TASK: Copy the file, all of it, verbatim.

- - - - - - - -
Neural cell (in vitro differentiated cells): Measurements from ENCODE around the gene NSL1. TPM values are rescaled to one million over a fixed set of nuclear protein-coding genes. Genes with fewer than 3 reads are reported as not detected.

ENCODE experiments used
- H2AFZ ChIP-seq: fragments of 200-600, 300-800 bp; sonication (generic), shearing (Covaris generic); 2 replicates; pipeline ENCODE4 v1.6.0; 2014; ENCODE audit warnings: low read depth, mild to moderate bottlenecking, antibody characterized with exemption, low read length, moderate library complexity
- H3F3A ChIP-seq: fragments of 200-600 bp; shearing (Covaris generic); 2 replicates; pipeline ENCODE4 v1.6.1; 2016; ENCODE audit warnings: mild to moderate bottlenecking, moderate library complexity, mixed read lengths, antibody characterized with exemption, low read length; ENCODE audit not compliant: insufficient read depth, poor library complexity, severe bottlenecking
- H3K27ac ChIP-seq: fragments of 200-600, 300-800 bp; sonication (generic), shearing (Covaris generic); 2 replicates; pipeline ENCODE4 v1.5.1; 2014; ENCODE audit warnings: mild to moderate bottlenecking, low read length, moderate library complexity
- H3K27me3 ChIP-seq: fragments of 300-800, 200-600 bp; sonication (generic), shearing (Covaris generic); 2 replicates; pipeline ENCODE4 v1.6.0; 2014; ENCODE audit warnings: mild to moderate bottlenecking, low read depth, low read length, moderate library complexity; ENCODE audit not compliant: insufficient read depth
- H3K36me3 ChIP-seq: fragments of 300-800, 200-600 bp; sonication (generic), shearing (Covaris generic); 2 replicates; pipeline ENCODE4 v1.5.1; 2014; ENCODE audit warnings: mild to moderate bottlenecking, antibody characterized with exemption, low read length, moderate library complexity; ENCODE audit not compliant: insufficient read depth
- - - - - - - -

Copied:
Neural cell (in vitro differentiated cells): Measurements from ENCODE around the gene NSL1. TPM values are rescaled to one million over a fixed set of nuclear protein-coding genes. Genes with fewer than 3 reads are reported as not detected.

ENCODE experiments used
- H2AFZ ChIP-seq: fragments of 200-600, 300-800 bp; sonication (generic), shearing (Covaris generic); 2 replicates; pipeline ENCODE4 v1.6.0; 2014; ENCODE audit warnings: low read depth, mild to moderate bottlenecking, antibody characterized with exemption, low read length, moderate library complexity
- H3F3A ChIP-seq: fragments of 200-600 bp; shearing (Covaris generic); 2 replicates; pipeline ENCODE4 v1.6.1; 2016; ENCODE audit warnings: mild to moderate bottlenecking, moderate library complexity, mixed read lengths, antibody characterized with exemption, low read length; ENCODE audit not compliant: insufficient read depth, poor library complexity, severe bottlenecking
- H3K27ac ChIP-seq: fragments of 200-600, 300-800 bp; sonication (generic), shearing (Covaris generic); 2 replicates; pipeline ENCODE4 v1.5.1; 2014; ENCODE audit warnings: mild to moderate bottlenecking, low read length, moderate library complexity
- H3K27me3 ChIP-seq: fragments of 300-800, 200-600 bp; sonication (generic), shearing (Covaris generic); 2 replicates; pipeline ENCODE4 v1.6.0; 2014; ENCODE audit warnings: mild to moderate bottlenecking, low read depth, low read length, moderate library complexity; ENCODE audit not compliant: insufficient read depth
- H3K36me3 ChIP-seq: fragments of 300-800, 200-600 bp; sonication (generic), shearing (Covaris generic); 2 replicates; pipeline ENCODE4 v1.5.1; 2014; ENCODE audit warnings: mild to moderate bottlenecking, antibody characterized with exemption, low read length, moderate library complexity; ENCODE audit not compliant: insufficient read depth